10 Critical Myths and Realities of Master Data Management
Prevalent myths surrounding MDM alongside an explanation of the realities.
You know how they say those who don't know history are doomed to repeat it? I think anyone who's been around in IT more than 10 years will tell you that idiom is easily verifiable in technology, where "history" arguably only spans a fat 40, 50 years or so.
Sometimes, it actually works out and people learn from the past and create smarter offerings. Witness the difference between ASP and SaaS. And then again, sometimes it doesn't. Just talk to anyone who's undergone several ERP upgrades.
Right now, master data management is at that inevitable "Y" in the road between repeating and rectifying the mistakes of the past, contends Data Doghouse blogger and Athena IT Solutions founder Rick Sherman. And the key to whether or not MDM succeeds depends on understanding why enterprise data warehouses failed.
Enterprise data warehousing was supposed to integrate the data into a single, reliable version of various types of information - customer data, product data, whatever the business needed. Sherman writes:
The reality is that for many years, whether people realized it or not, the Enterprise Data Warehouse (EDW) has served as the default MDM repository. This happened because the EDW has to reconcile and produce a master list of data for every data subject area that the business needs for performing enterprise analytics. Most of my customers referred to this as reference data management years before the term MDM was coined.
He broadly explains how EDW achieved this through integration, a unique key for each master data row and deduplication of the data. In a follow-up post, Sherman explains why EDW failed at master data and what should be done differently with MDM if organizations don't want to create yet another data silo.
The bad news is the last step's a doozy.
First, you're going to need enterprise data integration, Sherman writes. EDW failed at master data in part because it only supported data "downstream." IT made the mistake of entrusting the "upstream" data to ERP because originally, there was only supposed to be one ERP system. Even Generation Y can tell you how that played out.
Shockingly, (insert eye-roll) this two-system approach lead to two unreconciled data sets, one for analytical systems and one for operational systems. An EDI platform can help you tackle this problem, Sherman says:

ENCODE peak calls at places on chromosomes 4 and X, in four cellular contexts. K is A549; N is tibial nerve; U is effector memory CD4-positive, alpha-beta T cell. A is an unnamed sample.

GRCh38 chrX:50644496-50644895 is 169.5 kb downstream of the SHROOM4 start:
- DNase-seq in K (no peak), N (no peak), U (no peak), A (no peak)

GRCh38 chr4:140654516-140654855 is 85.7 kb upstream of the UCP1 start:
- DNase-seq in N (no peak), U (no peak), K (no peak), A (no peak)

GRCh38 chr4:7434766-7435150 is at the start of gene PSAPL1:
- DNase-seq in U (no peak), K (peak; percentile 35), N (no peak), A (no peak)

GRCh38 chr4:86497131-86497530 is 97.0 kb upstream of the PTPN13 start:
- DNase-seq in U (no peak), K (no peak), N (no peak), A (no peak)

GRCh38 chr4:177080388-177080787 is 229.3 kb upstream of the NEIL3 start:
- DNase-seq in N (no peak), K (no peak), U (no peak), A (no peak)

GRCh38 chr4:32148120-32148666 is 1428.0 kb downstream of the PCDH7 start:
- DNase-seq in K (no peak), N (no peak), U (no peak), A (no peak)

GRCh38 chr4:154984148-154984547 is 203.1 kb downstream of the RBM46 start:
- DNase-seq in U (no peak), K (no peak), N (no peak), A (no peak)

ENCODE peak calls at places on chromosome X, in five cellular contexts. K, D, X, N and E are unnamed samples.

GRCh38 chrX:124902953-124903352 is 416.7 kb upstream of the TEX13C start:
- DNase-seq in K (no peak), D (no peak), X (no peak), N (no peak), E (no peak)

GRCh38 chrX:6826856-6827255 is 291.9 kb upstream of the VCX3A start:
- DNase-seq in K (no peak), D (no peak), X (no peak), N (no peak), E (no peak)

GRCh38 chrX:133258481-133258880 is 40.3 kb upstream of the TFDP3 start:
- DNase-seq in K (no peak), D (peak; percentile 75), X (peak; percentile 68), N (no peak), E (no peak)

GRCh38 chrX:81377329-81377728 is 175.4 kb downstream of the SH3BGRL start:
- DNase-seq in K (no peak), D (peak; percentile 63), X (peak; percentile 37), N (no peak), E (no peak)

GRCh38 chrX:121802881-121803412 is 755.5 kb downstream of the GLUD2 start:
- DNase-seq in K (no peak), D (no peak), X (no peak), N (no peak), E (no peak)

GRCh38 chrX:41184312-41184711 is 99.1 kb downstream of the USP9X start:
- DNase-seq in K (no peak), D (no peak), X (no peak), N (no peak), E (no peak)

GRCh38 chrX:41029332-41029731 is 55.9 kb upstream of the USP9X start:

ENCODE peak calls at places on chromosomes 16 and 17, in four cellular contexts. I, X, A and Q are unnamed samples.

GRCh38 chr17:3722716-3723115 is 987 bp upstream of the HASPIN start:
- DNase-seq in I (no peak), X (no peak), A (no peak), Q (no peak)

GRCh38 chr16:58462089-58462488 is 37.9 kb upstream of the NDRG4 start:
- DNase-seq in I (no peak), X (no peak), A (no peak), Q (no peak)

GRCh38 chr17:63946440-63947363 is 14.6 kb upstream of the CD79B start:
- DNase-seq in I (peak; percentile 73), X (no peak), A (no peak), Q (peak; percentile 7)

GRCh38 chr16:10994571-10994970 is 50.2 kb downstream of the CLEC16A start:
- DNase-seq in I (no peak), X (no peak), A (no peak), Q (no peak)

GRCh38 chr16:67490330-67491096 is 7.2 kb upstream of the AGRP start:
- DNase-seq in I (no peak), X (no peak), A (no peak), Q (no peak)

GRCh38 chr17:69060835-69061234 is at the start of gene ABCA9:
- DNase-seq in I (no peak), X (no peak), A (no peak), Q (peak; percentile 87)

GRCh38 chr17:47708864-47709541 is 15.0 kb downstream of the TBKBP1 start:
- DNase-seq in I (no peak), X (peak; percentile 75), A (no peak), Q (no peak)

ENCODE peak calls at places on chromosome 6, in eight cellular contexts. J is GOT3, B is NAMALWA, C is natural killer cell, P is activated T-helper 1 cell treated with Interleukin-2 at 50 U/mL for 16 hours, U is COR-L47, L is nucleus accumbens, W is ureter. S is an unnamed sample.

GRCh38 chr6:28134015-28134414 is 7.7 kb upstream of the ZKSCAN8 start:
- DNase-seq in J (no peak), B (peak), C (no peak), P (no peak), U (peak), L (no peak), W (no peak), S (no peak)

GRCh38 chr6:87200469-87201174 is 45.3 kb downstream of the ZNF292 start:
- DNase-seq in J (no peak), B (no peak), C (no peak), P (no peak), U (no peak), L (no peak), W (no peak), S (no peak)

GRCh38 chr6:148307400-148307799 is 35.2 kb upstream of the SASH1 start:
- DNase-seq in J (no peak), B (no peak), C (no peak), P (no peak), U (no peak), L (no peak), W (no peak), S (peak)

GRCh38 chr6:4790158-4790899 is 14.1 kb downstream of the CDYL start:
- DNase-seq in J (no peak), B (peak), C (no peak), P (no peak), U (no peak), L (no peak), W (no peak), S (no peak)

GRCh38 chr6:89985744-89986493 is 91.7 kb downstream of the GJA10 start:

An EDI platform addresses the first inhibitor discussed above by enabling two-way integration between your operational and analytical solutions using the appropriate technique, such as SOA, EAI, EII or ETL, that is needed to integrate the various enterprise applications and EDW. Typically, an EDW used ETL and the enterprise applications used EAI technology, which limited the ability of the analytical and operation systems to exchange and integrate their data.
Second, you're going to need to start managing data across the enterprise, or, to put it into a three-letter acronym, you're going to need EDM (Enterprise Data Management), he writes.
Don't be fooled by the three capital letters; this is something you do, not something you buy, and it includes hefty disciplines such as "data quality" and the ever-popular (again with the eye roll) "data governance."
Plus, as David Loshin, president of Knowledge Integrity, Inc., recently pointed out, MDM isn't a silver bullet for all your data problems. You've still got to look at the business process if you want MDM to help you achieve business goals such as cross-selling or upselling.
EDM, particularly data governance, is essential for any MDM solution to get started and stay in operation. No technology is going to eliminate the human element of these solutions.
Alas, if recent history teaches IT nothing else, it's the truth of that last statement.